I very rarely link to other posts. Mostly it is because I think the stuff I say is pretty amazing, and you don’t need to read what other people say. I have to link to this post though. This dude, Eric, who used to be a paid pastor and quit to get a real job wrote a post called cake on his blog. He explains that pastoring is a super easy and usually pretty fun job. Being the spiritual boss of other people sounds pretty fun and awesome to me! Getting paid for it would be a total bonus!
My favorite part was the comments. There were some great ones on his post, a few on Alan’s link to his post, and even an awesome response post by some dill-hole pastor guy (you know you hit a nerve when you get a response post).
I like that so many pastors rose to defend their stupid “jobs” as important and hard. I get it. You don’t want people to start thinking your job is easy and therefore you shouldn’t get paid for it, or at least not get your annual raise. I know. I make a case for my annual raise every year. To defend your job you must explain all the important stuff you do. I guess for pastors these things are:
- relationship counseling
- personal discipleship
- navigating the tenuous waters of organizational leadership
- pastoral counseling
- program functions
- working with members and guests
- study schedule
That list came from a guy with a double bachelor’s, an mDiv, and a PhD, so you know it is legit. I’m glad he explained to me that these are the things pastors are supposed to do. The odd thing is that I thought these were mostly things that everyone was supposed to do (except the organizational leadership stuff, which is a huge waste of time, and no one should be doing it). I thought that a good pastor, elder, mature believer would be able to lead and disciple others to do this stuff, thus freeing him from doing what everyone was supposed to be doing for each other. I thought we were a body that worked together to help one another grow toward Christ. Maybe a pastor’s job wouldn’t be so hard if he was an actual biblical leader. If he served others in a way that taught them to serve others, but I wouldn’t know. I only have an associate’s degree in computer science. This guy is among an elite group who “are priviledged [sic] to be ministers have a higher calling”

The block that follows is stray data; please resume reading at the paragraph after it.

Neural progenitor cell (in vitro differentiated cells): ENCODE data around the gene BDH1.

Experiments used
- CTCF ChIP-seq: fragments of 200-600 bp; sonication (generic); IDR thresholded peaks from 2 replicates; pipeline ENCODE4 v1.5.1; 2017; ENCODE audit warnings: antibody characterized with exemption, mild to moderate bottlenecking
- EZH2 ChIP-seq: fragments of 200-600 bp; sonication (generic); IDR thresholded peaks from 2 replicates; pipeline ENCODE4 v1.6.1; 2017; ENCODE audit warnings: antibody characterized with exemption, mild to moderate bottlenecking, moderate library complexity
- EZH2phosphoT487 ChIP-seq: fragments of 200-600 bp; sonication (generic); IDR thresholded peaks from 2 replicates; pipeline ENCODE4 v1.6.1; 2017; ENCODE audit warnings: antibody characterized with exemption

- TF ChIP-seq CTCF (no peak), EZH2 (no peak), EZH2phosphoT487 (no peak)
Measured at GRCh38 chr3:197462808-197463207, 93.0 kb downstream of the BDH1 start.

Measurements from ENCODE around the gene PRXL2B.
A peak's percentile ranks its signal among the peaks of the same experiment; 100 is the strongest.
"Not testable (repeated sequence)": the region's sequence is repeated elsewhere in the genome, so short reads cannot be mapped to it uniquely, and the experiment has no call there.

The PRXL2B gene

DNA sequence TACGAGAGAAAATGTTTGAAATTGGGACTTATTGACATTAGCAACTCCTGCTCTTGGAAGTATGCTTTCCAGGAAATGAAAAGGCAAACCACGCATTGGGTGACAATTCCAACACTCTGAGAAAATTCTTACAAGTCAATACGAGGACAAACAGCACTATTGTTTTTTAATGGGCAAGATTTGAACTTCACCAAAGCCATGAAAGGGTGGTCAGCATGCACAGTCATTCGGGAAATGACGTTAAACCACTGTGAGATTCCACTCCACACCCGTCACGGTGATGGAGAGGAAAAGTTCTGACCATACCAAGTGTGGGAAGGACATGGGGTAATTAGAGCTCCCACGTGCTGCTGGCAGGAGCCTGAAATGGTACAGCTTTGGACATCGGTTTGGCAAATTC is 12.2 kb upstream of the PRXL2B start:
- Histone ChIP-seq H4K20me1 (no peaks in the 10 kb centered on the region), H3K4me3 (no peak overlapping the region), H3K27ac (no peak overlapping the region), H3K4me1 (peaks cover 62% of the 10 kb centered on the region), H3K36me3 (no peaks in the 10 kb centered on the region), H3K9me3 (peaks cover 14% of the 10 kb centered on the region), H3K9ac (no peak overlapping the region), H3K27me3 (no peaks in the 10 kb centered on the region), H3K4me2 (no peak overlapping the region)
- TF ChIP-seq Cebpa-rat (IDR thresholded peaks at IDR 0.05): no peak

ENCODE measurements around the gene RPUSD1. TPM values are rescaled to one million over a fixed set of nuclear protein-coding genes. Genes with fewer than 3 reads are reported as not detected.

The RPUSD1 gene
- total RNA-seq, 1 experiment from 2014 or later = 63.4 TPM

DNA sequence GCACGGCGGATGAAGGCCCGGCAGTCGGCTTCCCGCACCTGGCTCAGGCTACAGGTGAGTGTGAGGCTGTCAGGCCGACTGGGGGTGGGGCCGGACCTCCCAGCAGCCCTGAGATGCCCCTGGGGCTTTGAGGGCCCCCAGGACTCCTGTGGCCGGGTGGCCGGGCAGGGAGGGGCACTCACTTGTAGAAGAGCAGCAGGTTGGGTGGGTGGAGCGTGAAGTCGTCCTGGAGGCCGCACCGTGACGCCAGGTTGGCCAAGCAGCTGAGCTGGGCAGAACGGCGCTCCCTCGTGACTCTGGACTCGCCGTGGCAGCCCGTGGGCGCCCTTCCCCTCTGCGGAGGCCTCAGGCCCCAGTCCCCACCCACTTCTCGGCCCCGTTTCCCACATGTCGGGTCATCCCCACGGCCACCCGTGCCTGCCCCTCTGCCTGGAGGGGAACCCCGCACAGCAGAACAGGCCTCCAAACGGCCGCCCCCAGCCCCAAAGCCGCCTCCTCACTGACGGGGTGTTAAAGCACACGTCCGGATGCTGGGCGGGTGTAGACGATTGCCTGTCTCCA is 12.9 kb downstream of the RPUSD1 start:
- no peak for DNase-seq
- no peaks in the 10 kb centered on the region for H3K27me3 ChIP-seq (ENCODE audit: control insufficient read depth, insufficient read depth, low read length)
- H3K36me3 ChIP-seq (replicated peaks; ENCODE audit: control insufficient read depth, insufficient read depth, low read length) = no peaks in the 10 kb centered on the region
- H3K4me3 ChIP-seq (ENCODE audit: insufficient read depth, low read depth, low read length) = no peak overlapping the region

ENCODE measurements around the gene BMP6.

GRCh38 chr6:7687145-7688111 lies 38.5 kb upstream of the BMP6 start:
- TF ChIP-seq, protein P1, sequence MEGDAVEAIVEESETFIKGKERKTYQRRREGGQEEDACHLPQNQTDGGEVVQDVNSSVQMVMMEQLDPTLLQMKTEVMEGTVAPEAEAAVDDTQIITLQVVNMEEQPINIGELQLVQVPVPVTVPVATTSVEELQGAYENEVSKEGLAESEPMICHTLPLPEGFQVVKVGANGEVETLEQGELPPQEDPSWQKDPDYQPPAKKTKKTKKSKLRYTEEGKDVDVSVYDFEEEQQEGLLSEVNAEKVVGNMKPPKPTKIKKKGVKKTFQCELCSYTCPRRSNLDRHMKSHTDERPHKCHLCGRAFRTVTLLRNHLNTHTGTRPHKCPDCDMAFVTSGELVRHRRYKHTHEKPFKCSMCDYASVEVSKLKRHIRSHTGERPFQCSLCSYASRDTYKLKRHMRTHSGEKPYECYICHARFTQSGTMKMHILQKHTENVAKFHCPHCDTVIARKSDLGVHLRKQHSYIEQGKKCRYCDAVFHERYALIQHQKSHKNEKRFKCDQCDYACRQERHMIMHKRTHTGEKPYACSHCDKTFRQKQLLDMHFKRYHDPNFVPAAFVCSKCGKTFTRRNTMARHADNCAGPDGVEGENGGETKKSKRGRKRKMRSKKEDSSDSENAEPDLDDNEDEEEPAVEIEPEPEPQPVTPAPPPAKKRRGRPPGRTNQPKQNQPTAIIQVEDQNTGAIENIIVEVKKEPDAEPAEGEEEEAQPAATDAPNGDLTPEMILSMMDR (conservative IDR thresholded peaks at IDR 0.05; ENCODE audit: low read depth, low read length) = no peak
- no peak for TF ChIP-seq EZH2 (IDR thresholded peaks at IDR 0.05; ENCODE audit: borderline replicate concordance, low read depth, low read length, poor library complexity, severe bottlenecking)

Kudos to Eric for having the balls to walk away from a completely unbiblical job that is designed to promote the divide between the elite and the rest of us. Kudos to him for saying something that called out people who are taking advantage of other people, for calling out people who have significantly inflated their own self-importance. I think he tends to be a bit more generous in his dealings with those on the other side of the fence, but I really appreciated his post and, even more importantly, his example of seeing the problem and walking away from it, even when it meant some really tough and scary stuff for him and his family.